Some Girls, Part 1: Use Your Words


(In which Intern 2 raises the major moral implications of a minor rhetorical imprecision.)

The first time I heard the problematic phrasing was in a high school class. We were being educated about date rape.

A boy in my year, an athlete, commented, “Girls sleep with you at parties and then lie and say you raped them.”

We were very young, and most of us only beginning to consider the issues of sex and its abuse in much depth. The boy was expressing what was likely a very present and legitimate fear among his teammates. He’d probably picked it up from older boys on the team, and they’d have all been aware of the relevant stories of accused college and professional athletes. The boy was just relaying this fear to our class, in such words that occurred to him to use.

This was understandable. I understand it now. But all those years ago I didn’t think it through. All those years ago the comment was absolutely infuriating.

And it wasn’t so much the comment itself that was infuriating, though I did unjustly fail to what its context or cause or intended meaning might be (I was very young).

What got me, and what I got hung up on, was the phrasing.

Because the boy, who was very young as well and hadn’t thought this through, didn’t say, “Some girls sleep with you and then lie.”

And he didn’t say, “There’re girls who’ll sleep with you at parties and then lie.”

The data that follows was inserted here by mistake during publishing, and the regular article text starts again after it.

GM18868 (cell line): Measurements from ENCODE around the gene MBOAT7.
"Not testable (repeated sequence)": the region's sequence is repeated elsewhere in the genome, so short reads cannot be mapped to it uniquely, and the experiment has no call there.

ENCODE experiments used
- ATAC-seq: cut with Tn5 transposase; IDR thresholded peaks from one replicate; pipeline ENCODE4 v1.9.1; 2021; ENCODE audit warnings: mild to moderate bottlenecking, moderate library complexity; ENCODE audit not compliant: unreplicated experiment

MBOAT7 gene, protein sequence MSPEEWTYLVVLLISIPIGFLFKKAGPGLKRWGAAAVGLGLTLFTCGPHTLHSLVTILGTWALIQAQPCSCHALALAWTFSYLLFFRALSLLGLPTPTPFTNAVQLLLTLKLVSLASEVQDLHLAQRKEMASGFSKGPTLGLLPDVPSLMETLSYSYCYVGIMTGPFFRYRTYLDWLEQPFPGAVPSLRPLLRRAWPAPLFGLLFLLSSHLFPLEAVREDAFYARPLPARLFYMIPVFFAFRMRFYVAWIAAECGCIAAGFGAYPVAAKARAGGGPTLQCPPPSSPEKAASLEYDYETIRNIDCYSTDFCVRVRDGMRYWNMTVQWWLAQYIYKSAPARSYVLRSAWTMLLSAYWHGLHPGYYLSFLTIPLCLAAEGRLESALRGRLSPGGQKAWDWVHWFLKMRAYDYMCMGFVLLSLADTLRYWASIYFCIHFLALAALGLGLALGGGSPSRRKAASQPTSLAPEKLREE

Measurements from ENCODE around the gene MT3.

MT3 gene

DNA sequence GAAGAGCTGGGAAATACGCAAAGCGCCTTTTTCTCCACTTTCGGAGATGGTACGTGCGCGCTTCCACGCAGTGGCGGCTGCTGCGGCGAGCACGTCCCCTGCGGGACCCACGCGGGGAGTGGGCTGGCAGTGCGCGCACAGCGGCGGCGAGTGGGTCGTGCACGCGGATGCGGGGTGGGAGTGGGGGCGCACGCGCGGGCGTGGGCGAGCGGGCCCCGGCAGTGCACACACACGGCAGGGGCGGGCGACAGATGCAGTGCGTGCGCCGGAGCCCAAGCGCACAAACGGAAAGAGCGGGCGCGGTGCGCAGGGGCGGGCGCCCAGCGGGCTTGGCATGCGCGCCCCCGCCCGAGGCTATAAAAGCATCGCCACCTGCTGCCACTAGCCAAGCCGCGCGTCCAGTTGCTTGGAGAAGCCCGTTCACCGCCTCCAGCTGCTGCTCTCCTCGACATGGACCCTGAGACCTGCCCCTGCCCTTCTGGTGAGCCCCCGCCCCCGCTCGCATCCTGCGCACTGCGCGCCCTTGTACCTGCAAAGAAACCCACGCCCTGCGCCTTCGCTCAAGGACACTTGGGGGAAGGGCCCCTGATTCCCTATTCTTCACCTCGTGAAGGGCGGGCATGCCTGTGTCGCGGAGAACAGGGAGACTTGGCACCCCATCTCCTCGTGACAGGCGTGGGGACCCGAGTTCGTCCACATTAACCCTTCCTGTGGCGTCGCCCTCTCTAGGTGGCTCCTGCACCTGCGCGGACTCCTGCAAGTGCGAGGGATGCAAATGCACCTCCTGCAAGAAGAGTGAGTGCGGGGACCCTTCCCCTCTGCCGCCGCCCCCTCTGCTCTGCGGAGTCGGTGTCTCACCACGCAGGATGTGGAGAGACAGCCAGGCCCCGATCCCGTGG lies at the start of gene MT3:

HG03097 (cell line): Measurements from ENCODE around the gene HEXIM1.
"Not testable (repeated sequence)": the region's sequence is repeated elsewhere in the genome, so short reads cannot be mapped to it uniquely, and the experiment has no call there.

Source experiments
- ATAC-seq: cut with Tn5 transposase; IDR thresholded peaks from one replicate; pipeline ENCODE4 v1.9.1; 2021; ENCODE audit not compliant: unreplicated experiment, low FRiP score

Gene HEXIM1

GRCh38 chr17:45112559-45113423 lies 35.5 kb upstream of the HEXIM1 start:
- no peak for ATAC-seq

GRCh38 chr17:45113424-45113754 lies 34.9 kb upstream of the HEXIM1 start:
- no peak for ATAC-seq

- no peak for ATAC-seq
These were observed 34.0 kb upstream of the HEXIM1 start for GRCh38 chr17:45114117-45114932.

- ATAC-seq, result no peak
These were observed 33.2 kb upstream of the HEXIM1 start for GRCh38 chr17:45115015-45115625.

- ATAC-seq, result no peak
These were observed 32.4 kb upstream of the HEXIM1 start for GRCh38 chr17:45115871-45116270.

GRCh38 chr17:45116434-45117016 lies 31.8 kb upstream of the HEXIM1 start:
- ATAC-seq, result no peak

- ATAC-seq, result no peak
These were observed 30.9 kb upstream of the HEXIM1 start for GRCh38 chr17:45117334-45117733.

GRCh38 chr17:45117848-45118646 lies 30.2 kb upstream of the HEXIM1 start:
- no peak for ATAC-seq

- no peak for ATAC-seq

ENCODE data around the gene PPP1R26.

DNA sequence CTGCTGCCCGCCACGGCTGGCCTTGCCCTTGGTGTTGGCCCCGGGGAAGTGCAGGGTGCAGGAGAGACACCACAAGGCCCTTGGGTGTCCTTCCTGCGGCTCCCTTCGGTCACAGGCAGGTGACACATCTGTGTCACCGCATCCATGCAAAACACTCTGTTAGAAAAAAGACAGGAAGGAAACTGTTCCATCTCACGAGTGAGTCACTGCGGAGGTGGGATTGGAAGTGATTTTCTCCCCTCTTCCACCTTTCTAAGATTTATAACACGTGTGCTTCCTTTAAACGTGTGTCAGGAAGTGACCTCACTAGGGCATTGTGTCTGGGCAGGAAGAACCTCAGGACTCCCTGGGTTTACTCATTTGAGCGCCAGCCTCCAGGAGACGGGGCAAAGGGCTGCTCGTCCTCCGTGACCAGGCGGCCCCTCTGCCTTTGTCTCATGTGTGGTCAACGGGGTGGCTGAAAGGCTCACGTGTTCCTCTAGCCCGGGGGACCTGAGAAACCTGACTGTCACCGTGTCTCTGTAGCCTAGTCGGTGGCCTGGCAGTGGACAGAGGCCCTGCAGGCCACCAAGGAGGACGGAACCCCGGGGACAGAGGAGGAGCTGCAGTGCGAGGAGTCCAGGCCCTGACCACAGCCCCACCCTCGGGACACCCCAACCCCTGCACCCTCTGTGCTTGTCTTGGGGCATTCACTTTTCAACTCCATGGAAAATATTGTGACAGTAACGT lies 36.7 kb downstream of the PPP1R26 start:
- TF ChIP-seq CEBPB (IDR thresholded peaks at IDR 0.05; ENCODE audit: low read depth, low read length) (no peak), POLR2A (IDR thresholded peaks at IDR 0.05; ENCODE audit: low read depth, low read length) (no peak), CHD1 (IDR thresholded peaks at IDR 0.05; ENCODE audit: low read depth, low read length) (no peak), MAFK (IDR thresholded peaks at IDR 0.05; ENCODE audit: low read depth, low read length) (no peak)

He said, in effect, “Girls sleep with you and then lie.”

Which my very young, very reactionary, very dramatic self interpreted as his saying, “All girls can and will sleep with athletes and then lie that they were raped, so they can get money or look innocent. All girls believe that gain for oneself is worth a lie that could destroy someone else. All girls, inlcuding Intern 2 and all her female friends and loved ones and all the girls and women she knows and has heard of, are capable of monstrous dishonesty. All girls are liars who hurt guys.” Which implied, conversely, (thought my brain that had only recently grasped the proof processes of logic), “Rape is not real. Girls, all girls, are just making it up.”

This cannot be what the boy wanted to say. One word, one “some,” would have made his real meaning clear. But he was a young boy making an impulsive comment in a high school class. I acknowledge that now: now I would like to discuss the same issue in a different context.

There is a tendency now, in the online conversation about the impact of feminism on our contemporary culture, to use such phrasing as the boy used. The discourse at hand happens occur mostly in written form, mostly among adults. “Rhetoric” is a more fitting term here than “phrasing,” because “rhetoric” implies the careful consideration of the meaning of words we choose and how they’re arranged.

This is not high school: this is the Internet.* We are not young teens grappling with the world’s troubles for the first time: we are maturing and continuing to gain degrees of perspective, experience, and understanding. We have the outward and inward resources to shape and perceive what our writing means to readers.

In short, we have no excuse not to try our hardest to say what we mean. Which includes employing the vital word “some” when we talk about women and feminism and all the ensuing issues we find relevant.

I forgive my classmate his statement, such as may be necessary to forgive. But I call us now to do better by our language.

Please see Part 2 for why.

Sincerely yours,

Intern 2

*Which, as a free public forum, is as good or bad as we make it.